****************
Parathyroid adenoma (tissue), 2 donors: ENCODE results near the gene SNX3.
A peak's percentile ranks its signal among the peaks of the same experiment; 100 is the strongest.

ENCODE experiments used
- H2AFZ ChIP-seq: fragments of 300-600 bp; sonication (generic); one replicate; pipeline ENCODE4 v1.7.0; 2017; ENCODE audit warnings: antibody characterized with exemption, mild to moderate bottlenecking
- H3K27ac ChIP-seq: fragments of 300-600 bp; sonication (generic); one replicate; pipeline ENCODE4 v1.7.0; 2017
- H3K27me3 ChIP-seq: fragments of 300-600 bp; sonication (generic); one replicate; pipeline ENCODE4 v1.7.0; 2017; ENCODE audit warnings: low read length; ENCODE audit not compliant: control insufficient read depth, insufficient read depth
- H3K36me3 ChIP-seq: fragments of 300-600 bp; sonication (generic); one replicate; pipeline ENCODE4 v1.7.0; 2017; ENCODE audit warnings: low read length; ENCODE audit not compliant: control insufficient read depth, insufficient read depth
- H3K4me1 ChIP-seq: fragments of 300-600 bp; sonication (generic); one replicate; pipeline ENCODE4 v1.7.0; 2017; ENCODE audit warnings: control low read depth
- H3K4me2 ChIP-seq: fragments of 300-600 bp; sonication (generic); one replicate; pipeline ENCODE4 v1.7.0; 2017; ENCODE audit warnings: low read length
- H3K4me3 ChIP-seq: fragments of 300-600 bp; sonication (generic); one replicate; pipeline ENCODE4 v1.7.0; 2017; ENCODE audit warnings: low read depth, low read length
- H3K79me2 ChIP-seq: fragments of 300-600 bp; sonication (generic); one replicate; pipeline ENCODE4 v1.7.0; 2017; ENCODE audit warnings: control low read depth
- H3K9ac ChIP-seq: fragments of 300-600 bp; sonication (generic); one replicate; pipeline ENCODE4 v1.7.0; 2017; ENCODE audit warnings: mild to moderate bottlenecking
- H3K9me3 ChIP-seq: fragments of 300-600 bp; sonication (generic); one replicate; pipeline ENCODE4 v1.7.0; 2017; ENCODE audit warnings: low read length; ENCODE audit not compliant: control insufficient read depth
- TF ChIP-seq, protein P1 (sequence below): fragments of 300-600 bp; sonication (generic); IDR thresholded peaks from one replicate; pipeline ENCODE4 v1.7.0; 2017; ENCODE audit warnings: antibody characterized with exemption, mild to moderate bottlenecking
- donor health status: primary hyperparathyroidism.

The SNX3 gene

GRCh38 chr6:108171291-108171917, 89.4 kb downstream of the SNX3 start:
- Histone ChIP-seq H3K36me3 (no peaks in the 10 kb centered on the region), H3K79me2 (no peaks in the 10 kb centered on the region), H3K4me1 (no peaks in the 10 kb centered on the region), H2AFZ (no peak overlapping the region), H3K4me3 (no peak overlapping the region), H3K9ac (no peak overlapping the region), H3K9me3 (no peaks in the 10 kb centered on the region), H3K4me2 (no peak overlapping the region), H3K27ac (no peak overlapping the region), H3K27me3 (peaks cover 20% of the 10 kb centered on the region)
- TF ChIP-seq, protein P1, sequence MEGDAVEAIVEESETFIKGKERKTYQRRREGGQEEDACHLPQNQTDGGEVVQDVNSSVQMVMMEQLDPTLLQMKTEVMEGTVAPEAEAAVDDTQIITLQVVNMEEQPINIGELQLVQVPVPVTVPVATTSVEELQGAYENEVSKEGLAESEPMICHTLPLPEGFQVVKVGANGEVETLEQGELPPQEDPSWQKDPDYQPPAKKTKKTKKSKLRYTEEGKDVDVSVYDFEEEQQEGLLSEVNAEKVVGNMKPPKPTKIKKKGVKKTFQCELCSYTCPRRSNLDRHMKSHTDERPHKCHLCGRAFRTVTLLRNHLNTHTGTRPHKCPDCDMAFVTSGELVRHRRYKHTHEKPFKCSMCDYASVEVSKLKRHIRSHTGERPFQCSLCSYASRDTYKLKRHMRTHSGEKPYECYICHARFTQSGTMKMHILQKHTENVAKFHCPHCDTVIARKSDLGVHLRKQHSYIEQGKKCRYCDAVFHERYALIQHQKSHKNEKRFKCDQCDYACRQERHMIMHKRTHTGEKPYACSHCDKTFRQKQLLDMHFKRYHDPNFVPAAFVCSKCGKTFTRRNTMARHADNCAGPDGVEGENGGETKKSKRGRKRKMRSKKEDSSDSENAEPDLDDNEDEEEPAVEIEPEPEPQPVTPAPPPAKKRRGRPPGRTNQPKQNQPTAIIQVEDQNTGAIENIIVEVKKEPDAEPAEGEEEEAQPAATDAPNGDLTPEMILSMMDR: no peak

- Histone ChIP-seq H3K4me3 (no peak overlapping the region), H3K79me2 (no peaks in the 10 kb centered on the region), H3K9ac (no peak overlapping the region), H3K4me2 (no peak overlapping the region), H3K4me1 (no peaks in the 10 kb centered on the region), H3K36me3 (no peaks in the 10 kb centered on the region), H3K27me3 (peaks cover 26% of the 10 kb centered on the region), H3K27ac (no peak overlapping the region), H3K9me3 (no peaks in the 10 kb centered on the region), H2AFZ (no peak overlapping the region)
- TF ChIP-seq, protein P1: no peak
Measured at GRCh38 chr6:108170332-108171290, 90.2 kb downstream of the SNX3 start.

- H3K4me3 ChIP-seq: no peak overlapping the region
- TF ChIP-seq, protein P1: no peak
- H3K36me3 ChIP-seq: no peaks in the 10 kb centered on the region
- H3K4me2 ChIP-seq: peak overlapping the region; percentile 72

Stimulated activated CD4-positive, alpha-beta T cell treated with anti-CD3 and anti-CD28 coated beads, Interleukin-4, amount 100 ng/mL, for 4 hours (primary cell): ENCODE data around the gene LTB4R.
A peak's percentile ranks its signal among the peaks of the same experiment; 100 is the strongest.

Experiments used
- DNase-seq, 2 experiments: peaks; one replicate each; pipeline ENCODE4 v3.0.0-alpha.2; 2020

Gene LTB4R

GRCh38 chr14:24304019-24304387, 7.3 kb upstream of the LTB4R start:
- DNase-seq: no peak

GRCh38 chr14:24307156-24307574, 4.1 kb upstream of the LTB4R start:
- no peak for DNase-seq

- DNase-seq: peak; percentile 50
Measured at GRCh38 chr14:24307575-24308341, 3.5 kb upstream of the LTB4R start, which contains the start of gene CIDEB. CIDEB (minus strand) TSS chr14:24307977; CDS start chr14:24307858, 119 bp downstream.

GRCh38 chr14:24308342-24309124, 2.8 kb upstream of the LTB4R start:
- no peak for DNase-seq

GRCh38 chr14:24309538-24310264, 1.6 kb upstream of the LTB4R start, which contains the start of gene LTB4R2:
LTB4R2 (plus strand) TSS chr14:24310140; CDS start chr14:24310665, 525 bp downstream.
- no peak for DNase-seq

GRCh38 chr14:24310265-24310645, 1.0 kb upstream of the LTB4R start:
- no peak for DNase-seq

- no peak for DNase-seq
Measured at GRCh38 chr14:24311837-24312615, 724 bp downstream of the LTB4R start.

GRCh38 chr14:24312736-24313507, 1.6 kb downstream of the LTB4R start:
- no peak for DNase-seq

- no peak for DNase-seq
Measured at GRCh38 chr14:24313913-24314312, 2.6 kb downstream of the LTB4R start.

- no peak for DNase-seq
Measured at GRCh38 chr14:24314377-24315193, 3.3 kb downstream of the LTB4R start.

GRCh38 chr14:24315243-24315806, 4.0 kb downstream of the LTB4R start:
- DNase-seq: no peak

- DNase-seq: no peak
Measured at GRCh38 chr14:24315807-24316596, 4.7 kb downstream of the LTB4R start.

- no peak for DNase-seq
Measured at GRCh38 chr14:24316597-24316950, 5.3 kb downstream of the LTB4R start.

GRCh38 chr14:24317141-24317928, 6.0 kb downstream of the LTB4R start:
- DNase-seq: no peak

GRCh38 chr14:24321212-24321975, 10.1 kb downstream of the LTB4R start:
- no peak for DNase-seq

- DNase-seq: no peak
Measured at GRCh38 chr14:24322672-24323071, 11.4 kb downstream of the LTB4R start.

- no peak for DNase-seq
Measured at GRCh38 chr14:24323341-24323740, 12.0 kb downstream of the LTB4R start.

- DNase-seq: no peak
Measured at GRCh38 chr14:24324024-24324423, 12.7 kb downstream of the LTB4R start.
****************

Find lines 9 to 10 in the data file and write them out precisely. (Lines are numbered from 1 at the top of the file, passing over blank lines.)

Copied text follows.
- H3K4me2 ChIP-seq: fragments of 300-600 bp; sonication (generic); one replicate; pipeline ENCODE4 v1.7.0; 2017; ENCODE audit warnings: low read length
- H3K4me3 ChIP-seq: fragments of 300-600 bp; sonication (generic); one replicate; pipeline ENCODE4 v1.7.0; 2017; ENCODE audit warnings: low read depth, low read length